Sometimes, we’ll even make an affirmative motion for summary judgment, asking the Court to grant judgment in favor of our client without a trial. These motions are generally rare for plaintiffs to make, because the defendant can usually point to some fact dispute on its intent or some other factor that necessitates a trial. But we make affirmative summary judgment motions significantly more than is typical for plaintiffs, and that’s because the work we put in during discovery helps build a fantastic record to do so.

After the Court denies the defense motion for summary judgment, the defendant has only 2 options: 1) do the right thing and pay you a fair amount to our client to settle your claim (usually much, much more at this point than the defendant could have paid at the beginning of the case to settle); or 2) face a jury for its conduct and risk an enormous verdict. This is the dilemma that we have been creating and forcing the defendant into for the entire case. We’ll engage in settlement negotiations at this point from a position of extreme strength, mainly because most defendants are (rightly) terrified of facing a jury to defend their conduct.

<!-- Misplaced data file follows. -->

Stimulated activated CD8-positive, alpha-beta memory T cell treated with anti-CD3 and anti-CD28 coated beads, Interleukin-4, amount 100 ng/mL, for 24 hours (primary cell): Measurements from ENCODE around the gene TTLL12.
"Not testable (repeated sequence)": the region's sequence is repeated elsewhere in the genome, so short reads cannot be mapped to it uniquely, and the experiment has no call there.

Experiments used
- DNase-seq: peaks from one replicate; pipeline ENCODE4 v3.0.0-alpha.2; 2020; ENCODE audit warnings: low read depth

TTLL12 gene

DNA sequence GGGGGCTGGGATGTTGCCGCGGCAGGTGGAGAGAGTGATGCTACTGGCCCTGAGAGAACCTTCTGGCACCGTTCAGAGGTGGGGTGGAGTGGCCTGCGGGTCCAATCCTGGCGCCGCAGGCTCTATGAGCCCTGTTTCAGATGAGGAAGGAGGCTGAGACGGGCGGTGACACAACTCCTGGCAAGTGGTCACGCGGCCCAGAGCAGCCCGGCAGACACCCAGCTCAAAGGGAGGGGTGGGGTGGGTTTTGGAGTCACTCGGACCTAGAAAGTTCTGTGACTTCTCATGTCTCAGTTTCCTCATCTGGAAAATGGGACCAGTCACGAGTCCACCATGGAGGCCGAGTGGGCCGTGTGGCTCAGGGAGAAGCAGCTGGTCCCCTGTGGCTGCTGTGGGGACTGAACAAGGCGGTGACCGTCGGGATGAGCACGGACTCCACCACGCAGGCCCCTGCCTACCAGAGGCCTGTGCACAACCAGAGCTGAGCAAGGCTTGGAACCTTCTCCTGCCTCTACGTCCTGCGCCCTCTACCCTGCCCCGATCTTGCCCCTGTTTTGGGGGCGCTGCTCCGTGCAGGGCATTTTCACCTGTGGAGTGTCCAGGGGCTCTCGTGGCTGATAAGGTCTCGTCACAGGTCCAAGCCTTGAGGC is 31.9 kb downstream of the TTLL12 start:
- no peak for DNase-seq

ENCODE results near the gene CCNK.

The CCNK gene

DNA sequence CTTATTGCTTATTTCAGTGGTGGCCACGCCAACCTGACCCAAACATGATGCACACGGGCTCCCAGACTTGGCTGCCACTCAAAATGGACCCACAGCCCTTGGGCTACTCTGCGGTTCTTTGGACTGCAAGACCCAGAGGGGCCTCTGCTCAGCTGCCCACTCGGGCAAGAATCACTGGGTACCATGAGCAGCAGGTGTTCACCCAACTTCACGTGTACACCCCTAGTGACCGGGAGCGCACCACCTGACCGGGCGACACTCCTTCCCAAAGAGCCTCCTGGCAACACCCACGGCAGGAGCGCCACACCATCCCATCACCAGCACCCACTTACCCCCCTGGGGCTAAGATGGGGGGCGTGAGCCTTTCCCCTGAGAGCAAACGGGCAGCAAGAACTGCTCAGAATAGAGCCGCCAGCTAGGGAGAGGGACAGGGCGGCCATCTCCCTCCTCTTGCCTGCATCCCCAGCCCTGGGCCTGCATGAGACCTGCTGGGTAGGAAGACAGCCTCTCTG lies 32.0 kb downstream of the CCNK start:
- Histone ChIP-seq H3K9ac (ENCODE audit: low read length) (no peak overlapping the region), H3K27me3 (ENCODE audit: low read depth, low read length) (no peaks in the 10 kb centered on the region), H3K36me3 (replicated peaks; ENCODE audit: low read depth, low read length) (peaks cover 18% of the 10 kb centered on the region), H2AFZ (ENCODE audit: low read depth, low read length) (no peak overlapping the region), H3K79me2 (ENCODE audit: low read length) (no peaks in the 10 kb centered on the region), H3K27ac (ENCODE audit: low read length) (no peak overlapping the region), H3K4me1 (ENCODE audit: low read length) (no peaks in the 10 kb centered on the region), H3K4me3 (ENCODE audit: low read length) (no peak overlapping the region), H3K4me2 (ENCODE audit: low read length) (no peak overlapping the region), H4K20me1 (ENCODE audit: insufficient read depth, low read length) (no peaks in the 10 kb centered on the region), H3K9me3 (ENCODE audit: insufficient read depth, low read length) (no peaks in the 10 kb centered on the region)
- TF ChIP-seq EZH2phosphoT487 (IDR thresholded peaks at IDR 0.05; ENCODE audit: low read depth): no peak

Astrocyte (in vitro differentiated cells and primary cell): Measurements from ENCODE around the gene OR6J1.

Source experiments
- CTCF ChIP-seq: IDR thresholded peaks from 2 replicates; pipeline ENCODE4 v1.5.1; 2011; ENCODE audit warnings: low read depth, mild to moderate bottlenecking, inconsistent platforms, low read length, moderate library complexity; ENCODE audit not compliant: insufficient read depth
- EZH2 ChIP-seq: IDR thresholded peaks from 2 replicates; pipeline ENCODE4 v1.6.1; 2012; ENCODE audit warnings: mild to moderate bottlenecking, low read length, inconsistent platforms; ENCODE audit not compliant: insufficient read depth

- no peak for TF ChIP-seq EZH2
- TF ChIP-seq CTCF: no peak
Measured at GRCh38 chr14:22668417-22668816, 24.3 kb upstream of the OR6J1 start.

This is, candidly, our favorite part of the case – why we went to law school: to hold the powerful accountable before juries.  We prepare heavily for trial, including: detailed witness preparation, focus groups, and mock trials.  At this point, the potential outcomes and consequences for the defendant are much more severe than if it simply did the right thing at the beginning of the case and paid a fair amount to compensate our client for its misconduct.  As we advocate to the jury for our client, we’re also mindful of protecting the record so that defendants will be unsuccessful in attacking the verdict in post-trial motions or appeal.

What Our Clients Say